Cheetah Adaeze, her dog Odie, Marcella Leone (R), founder and director of the Leo Zoological Conservation Center and Paola Bari, a trustee of the Cheetah International fund in Goshen as part of a fundraiser for the Cheetah Conservation Fund on May 14, 2016. Odie is Adaeze’s companion and safety blanket that accompanies her on presentations like these to make her feel calm. If Odie is not upset by what is going on around them, Adaeze is less likely to be as well. (Holly Kellum/Epoch Times)

 

Cheetah Adaeze yawns during a fundraiser for the Cheetah Conservation Fund in Goshen on May 14, 2016. Cheetah's are the most threatened cat on the African continent and are listed as a
Cheetahs are the most threatened cat on the African continent and are listed as a “vulnerable” species by the International Union for the Conservation of Nature (IUCN) and “endangered” by the U.S. Fish and Wildlife Service. There are less than 7,000 left in the wild. (Holly Kellum/Epoch Times)

 

Cheetah Adaeze from the Leo Zoological Conservation Center in Greenwich, Connecticut visits Goshen as part of a fundraiser for the Cheetah Conservation Fund on May 14, 2016. Cheetahs are diurnal meaning they hunt during the day and while other big cats can, the cheetah is the only one that does. (Holly Kellum/Epoch Times)
Cheetahs are diurnal meaning they hunt during the day and while other big cats can, the cheetah is the only one that does. (Holly Kellum/Epoch Times)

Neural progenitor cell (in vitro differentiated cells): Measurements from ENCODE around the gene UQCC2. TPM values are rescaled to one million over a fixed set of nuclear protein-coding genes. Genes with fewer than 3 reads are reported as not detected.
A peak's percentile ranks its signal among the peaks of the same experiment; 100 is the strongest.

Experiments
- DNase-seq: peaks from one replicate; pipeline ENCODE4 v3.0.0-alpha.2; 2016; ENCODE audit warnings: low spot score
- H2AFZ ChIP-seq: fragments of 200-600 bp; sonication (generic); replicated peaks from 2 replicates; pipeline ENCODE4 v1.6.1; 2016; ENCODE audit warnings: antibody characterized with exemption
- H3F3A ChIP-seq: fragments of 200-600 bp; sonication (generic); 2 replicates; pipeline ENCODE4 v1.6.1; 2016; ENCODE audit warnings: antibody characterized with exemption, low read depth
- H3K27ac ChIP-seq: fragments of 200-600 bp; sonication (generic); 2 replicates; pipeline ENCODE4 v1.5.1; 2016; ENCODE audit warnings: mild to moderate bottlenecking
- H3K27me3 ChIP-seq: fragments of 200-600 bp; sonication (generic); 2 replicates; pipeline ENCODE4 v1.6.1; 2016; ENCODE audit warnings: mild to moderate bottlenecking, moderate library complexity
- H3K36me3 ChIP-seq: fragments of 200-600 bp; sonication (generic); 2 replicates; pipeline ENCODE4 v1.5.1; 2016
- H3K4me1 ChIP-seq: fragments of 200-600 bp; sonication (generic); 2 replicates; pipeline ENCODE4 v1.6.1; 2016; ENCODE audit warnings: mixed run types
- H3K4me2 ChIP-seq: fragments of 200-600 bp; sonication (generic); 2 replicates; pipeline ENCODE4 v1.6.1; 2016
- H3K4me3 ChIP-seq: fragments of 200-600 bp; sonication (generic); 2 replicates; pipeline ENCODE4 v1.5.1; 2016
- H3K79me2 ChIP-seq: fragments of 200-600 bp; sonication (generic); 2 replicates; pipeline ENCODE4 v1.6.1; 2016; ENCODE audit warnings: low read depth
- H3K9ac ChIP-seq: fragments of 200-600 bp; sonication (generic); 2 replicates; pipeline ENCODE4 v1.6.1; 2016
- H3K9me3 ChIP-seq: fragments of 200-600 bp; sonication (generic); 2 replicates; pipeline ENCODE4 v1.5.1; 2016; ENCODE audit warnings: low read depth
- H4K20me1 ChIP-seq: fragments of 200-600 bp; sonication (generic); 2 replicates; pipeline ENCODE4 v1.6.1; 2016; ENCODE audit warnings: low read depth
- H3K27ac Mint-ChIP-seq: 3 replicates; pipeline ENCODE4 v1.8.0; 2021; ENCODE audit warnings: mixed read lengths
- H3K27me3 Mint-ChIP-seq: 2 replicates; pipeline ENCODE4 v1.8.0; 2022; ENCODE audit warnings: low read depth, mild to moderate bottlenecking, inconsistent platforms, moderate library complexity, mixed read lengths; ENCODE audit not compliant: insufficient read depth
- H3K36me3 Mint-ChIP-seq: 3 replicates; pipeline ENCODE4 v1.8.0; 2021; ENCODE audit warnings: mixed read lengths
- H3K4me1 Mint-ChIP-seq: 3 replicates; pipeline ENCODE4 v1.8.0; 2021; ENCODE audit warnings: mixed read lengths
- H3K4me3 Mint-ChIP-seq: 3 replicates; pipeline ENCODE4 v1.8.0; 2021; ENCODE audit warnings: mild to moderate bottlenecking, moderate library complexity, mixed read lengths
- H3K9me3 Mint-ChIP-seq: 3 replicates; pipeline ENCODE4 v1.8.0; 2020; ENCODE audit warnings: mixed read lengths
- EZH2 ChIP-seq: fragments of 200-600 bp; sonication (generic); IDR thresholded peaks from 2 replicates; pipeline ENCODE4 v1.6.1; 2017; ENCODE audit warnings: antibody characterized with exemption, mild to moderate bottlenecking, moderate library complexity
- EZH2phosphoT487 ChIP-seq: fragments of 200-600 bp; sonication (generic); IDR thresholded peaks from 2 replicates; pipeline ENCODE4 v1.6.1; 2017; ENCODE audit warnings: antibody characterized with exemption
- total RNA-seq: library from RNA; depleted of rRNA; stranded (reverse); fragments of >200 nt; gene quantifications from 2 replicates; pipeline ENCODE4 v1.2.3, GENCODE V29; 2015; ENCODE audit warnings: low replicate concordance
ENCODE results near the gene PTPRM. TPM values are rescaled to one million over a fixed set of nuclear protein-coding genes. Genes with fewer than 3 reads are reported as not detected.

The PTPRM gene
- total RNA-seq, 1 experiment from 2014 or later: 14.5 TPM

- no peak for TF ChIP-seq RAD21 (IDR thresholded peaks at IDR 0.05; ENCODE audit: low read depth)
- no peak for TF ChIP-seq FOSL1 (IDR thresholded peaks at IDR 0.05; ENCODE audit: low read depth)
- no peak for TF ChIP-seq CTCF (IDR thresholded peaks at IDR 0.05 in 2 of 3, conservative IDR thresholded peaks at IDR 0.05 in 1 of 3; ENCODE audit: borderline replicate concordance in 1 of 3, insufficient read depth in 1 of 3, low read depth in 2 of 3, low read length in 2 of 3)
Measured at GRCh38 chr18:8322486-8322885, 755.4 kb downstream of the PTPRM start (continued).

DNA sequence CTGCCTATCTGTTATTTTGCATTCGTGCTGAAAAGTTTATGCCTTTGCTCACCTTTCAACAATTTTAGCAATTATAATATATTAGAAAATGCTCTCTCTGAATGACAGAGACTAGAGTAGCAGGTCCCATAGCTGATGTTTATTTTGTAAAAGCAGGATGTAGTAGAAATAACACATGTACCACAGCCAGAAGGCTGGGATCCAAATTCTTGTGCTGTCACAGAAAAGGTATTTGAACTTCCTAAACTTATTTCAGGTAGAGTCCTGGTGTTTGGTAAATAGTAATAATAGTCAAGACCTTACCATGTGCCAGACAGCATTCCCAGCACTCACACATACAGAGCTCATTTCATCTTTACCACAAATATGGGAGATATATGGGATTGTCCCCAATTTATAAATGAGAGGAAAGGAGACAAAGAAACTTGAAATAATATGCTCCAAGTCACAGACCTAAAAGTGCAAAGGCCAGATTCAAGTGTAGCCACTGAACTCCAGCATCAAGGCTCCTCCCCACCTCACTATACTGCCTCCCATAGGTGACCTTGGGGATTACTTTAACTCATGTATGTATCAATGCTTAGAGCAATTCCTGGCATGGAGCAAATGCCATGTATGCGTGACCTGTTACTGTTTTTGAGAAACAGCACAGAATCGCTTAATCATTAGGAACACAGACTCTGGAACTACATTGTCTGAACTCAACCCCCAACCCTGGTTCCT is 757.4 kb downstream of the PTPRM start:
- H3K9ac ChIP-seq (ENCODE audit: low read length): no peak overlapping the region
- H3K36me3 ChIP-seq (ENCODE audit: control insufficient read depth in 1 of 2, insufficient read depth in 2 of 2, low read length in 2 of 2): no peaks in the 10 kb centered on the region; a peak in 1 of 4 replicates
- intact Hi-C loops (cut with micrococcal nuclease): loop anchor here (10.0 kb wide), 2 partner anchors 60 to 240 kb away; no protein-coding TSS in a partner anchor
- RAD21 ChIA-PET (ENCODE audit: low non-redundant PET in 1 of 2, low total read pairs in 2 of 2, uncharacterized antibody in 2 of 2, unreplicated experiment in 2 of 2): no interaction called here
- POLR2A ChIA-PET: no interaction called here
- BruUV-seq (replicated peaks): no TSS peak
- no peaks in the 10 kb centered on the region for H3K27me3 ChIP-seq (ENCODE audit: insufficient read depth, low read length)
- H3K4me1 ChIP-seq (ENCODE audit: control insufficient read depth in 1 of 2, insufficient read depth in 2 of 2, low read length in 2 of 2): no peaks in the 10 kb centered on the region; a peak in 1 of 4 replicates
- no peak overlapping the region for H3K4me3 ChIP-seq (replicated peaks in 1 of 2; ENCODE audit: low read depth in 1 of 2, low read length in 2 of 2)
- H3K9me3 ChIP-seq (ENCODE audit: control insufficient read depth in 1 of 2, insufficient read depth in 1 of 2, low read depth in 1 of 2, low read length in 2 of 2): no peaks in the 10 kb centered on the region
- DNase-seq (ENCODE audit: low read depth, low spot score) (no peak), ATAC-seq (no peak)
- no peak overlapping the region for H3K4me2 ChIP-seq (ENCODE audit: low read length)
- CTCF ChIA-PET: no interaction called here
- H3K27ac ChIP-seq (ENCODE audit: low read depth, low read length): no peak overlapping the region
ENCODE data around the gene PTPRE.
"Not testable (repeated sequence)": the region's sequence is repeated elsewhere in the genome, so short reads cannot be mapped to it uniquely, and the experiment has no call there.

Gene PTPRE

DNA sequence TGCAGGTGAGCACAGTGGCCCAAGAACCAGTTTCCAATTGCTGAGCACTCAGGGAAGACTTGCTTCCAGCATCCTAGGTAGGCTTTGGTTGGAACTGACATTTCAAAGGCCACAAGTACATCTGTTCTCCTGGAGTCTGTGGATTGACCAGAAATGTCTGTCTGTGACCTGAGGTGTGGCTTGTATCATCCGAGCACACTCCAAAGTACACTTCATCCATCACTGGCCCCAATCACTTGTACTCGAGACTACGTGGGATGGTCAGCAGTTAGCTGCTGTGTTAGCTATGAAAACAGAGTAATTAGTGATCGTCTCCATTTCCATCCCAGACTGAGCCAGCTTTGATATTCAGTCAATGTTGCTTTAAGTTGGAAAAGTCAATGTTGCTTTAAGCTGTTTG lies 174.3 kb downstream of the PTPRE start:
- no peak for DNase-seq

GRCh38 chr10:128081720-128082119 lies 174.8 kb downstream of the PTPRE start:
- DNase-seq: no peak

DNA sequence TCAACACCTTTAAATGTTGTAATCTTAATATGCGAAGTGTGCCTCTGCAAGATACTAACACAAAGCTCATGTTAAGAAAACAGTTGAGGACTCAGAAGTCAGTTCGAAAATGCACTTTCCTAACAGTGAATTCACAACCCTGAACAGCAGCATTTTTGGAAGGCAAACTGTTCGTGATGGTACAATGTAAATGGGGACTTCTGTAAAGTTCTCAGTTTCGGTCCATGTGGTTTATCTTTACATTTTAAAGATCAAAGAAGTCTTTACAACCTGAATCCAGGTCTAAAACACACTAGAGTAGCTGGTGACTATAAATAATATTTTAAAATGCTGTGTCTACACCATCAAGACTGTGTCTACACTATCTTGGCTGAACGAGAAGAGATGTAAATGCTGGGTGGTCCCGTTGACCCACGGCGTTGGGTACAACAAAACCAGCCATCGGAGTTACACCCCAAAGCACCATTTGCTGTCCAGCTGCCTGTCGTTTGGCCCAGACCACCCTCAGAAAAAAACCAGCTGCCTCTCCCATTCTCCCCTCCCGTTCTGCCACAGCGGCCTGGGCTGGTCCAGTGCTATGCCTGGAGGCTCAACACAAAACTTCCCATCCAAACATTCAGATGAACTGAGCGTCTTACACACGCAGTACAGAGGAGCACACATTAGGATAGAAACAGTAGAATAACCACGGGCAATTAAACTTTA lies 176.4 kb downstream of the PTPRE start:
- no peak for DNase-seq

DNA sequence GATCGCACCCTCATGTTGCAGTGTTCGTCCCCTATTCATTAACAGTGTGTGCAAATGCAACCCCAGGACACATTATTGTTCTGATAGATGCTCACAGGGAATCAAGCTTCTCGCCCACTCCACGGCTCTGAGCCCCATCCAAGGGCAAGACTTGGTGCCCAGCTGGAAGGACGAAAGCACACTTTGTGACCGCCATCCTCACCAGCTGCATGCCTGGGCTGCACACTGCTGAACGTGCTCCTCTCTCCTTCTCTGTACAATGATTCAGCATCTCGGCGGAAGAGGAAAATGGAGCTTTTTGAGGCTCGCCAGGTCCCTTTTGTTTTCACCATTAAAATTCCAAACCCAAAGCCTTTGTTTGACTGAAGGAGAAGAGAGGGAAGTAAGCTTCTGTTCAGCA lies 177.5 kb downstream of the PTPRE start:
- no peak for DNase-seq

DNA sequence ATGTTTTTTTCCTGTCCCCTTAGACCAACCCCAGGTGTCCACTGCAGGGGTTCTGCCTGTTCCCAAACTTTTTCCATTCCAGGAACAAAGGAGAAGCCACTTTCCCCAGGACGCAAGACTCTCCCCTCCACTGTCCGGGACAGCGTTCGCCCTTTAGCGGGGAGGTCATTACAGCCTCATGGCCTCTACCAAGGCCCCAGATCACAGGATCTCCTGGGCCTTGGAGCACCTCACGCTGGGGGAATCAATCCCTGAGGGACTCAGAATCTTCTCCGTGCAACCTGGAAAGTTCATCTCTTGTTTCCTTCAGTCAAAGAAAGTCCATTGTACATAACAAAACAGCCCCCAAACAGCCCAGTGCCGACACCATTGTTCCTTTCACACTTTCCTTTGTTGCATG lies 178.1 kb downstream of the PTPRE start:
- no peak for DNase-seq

Cheetah Adaeze from the Leo Zoological Conservation Center in Greenwich, Connecticut visits Goshen as part of a fundraiser for the Cheetah Conservation Fund on May 14, 2016.  Cheetahs use their long tail like a rudder for balance and turning quickly while they are running. (Holly Kellum/Epoch Times)
Cheetahs use their long tail like a rudder for balance and turning quickly while they are running. (Holly Kellum/Epoch Times)

 

Cheetah Adaeze from the Leo Zoological Conservation Center in Greenwich, Connecticut visits Goshen as part of a fundraiser for the Cheetah Conservation Fund on May 14, 2016. Adaeze had to be hand-reared because her mother could not take care of all eight of her cubs. She was stone cold and almost dead when the zoo keeper took her from her mother and put her with two of her brothers to be raised by humans. (Holly Kellum/Epoch Times)
Adaeze had to be hand-reared because her mother could not take care of all eight of her cubs. She was stone cold and almost dead when the zoo keeper took her from her mother and put her with two of her brothers to be raised by humans. (Holly Kellum/Epoch Times)

 

Cheetah Adaeze from the Leo Zoological Conservation Center in Greenwich, Connecticut visits Goshen as part of a fundraiser for the Cheetah Conservation Fund on May 14, 2016. Cheetah's are the fastest land animal and can run up to 75 miles per hour.  (Holly Kellum/Epoch Times)
Cheetah’s are the fastest land animal and can run up to 75 miles per hour. (Holly Kellum/Epoch Times)

 

Cheetah Adaeze from the Leo Zoological Conservation Center in Greenwich, Connecticut visits Goshen as part of a fundraiser for the Cheetah Conservation Fund on May 14, 2016.  The dark streaks under cheetahs' eyes help reduce the glare from the sun. (Holly Kellum/Epoch Times)
The dark streaks under cheetahs’ eyes help reduce the glare from the sun. (Holly Kellum/Epoch Times)

 

Cheetah Adaeze from the Leo Zoological Conservation Center in Greenwich, Connecticut visits Goshen as part of a fundraiser for the Cheetah Conservation Fund on May 14, 2016. Cheetahs are diurnal meaning they hunt during the day and while other big cats can, the cheetah is the only one that does. (Holly Kellum/Epoch Times)
Cheetahs are diurnal meaning they hunt during the day and while other big cats can, the cheetah is the only one that does. (Holly Kellum/Epoch Times)